Diagnosis: Neuromyelitis Optica Spectrum Disorder
Montana, United States
January 18, 2009 is a day that I will never forget. Prior to this day I was a wife, a violist in the symphony, a K-12 music teacher, private strings instructor, and a composer. I ran marathons and loved to swim. Then, my life changed forever. I began having numbness and tingling in my hands and feet in the Fall of 2008. I had muscle spasms and even started having seizures. My doctor could not figure out what was going on. My symptoms escalated on January 18, 2009. While helping in a children’s outreach ministry that afternoon, I suddenly became paralyzed from the chest down.
From January 2009 to July 2013, the only firm diagnosis I had was transverse myelitis. I had seven major attacks, lost my hair twice, learned how to walk three times, went blind in my left eye, and have been on a ventilator twice. Then, in June 2013, after splitting with my husband and going home to Montana for the summer, I was finally diagnosed with Neuromyelitis Optica.
During the first 4 ½ years after diagnosis, I had gained 200 pounds. I began avoiding the mirror, shutting myself away from everyone, and finally gave up teaching in 2011. The most difficult part about having NMO is the way it contributed to the suffering in my marriage. My husband couldn’t “fix” me and I couldn’t deal with reality. I slept all the time. I never exercised. I was depressed. I hit bottom in July 2013. I realized if I didn’t change, I was going to die. So, I took control of the downward spiral my life had become and began exercising, eating healthier, juicing, and socializing again. The only person who could help me was ME.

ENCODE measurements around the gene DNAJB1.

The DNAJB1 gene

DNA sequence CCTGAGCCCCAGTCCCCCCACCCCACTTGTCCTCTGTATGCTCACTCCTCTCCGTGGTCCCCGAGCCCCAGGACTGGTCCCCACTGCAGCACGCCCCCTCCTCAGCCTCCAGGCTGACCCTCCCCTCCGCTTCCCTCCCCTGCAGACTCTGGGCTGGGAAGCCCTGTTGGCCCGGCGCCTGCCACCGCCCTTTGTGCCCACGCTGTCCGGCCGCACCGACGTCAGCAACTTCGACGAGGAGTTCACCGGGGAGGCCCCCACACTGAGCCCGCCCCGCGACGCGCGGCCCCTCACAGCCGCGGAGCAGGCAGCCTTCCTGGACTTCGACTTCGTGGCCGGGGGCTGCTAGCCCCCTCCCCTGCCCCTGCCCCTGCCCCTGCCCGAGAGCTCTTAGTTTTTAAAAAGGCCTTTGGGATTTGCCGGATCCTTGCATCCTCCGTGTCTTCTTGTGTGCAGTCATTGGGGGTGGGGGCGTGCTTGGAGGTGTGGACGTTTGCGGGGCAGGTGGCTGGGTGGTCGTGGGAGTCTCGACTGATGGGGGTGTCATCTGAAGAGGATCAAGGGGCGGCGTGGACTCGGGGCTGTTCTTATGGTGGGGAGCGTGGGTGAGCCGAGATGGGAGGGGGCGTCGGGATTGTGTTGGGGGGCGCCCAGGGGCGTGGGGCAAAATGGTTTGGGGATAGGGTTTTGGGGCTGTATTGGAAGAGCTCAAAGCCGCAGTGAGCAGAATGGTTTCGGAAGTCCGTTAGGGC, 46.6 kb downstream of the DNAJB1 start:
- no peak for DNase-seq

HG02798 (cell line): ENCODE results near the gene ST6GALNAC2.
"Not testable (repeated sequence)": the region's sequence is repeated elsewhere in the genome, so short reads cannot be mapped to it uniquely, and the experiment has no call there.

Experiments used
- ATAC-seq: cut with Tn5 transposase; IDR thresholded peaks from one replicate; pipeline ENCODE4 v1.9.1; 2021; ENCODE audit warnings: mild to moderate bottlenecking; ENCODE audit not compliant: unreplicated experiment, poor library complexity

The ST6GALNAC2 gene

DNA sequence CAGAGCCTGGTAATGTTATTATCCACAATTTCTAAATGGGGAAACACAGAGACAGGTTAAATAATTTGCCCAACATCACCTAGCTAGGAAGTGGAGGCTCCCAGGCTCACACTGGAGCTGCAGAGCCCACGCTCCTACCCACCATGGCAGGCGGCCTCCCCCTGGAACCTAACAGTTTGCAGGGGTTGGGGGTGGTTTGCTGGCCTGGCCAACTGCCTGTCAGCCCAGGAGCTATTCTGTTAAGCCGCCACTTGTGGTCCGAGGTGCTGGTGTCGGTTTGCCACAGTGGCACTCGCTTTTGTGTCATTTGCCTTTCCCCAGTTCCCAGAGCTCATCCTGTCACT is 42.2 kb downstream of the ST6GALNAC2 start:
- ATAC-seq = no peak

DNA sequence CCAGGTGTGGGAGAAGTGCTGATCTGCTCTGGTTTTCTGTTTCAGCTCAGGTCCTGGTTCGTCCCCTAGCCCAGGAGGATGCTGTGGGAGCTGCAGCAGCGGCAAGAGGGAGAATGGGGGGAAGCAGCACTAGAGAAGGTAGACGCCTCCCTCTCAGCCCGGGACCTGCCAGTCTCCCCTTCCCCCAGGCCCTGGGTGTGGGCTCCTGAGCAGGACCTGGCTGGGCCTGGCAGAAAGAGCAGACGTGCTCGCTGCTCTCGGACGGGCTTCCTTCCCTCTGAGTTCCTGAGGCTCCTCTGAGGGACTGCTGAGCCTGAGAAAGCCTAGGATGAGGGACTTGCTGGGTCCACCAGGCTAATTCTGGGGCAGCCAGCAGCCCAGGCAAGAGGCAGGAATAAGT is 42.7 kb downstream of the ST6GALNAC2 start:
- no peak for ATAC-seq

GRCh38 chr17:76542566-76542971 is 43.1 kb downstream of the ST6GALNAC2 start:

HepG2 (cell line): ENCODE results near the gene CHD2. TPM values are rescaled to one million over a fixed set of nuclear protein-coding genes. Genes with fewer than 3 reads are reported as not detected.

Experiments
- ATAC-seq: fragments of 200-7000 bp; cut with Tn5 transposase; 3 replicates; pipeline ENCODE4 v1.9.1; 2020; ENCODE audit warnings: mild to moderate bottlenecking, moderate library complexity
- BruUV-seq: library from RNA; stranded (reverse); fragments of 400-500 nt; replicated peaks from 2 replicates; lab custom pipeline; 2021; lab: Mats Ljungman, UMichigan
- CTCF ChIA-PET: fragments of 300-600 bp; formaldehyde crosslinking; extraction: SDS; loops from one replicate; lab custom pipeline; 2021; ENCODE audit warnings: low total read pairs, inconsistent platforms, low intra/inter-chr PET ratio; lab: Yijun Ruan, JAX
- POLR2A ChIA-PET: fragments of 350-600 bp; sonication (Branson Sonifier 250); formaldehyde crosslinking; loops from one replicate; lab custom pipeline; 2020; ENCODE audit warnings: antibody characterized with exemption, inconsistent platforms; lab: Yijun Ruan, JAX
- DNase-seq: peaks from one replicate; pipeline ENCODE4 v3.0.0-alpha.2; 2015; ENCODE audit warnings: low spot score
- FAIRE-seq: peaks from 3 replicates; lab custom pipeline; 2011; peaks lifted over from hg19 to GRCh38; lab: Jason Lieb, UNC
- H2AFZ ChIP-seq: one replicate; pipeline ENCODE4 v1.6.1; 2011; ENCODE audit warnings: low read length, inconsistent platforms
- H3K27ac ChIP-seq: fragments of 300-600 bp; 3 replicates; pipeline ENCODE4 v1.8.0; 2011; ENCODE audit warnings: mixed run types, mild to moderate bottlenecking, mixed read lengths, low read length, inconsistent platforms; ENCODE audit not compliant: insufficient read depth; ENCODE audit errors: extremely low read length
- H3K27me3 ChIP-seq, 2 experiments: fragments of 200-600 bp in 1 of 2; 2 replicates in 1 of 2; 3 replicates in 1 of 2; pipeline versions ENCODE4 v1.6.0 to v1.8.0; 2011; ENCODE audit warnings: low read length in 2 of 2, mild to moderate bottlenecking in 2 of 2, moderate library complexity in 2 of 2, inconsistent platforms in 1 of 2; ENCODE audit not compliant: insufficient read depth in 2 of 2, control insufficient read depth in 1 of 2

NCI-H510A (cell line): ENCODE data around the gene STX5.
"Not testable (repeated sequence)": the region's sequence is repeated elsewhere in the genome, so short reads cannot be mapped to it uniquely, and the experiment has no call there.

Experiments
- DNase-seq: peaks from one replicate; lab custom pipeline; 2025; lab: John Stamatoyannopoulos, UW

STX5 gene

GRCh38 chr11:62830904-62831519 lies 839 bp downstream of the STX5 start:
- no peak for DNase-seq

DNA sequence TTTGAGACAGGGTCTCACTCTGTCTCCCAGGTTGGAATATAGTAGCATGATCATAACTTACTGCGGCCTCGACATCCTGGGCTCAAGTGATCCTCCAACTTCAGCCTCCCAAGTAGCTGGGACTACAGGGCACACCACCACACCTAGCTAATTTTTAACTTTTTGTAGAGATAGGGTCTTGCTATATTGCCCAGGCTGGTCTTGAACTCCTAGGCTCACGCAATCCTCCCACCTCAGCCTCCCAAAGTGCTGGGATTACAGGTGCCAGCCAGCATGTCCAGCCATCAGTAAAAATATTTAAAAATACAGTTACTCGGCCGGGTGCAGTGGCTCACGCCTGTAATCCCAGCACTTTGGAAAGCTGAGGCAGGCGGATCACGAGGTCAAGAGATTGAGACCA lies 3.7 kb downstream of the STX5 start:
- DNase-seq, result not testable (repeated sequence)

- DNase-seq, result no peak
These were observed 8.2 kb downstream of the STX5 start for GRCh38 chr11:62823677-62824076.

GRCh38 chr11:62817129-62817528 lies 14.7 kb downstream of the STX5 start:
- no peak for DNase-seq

I have slowly lost weight, gained my self-confidence back, and I’m even teaching music again. In February 2014, I slipped on ice, shattering my T2 through T4 vertebrae and ended up having a massive NMO attack which permanently damaged my spinal cord. I now use a wheelchair all the time.
I have hope that I will see great strides in the medical world for TM and NMO. In the meantime, I will teach my students, hand cycle all over Montana thanks to the help of the Kelly Brush Foundation who provided me with a grant to cover some of the cost, advocate for accessibility in my community, and continue to push myself in physical therapy. My dogs keep me company and I am truly grateful for the friends I’ve met, the information and research being funded by groups like SRNA and the Guthy-Jackson Foundation. For the first time in eight long years, I am hopeful about the future.
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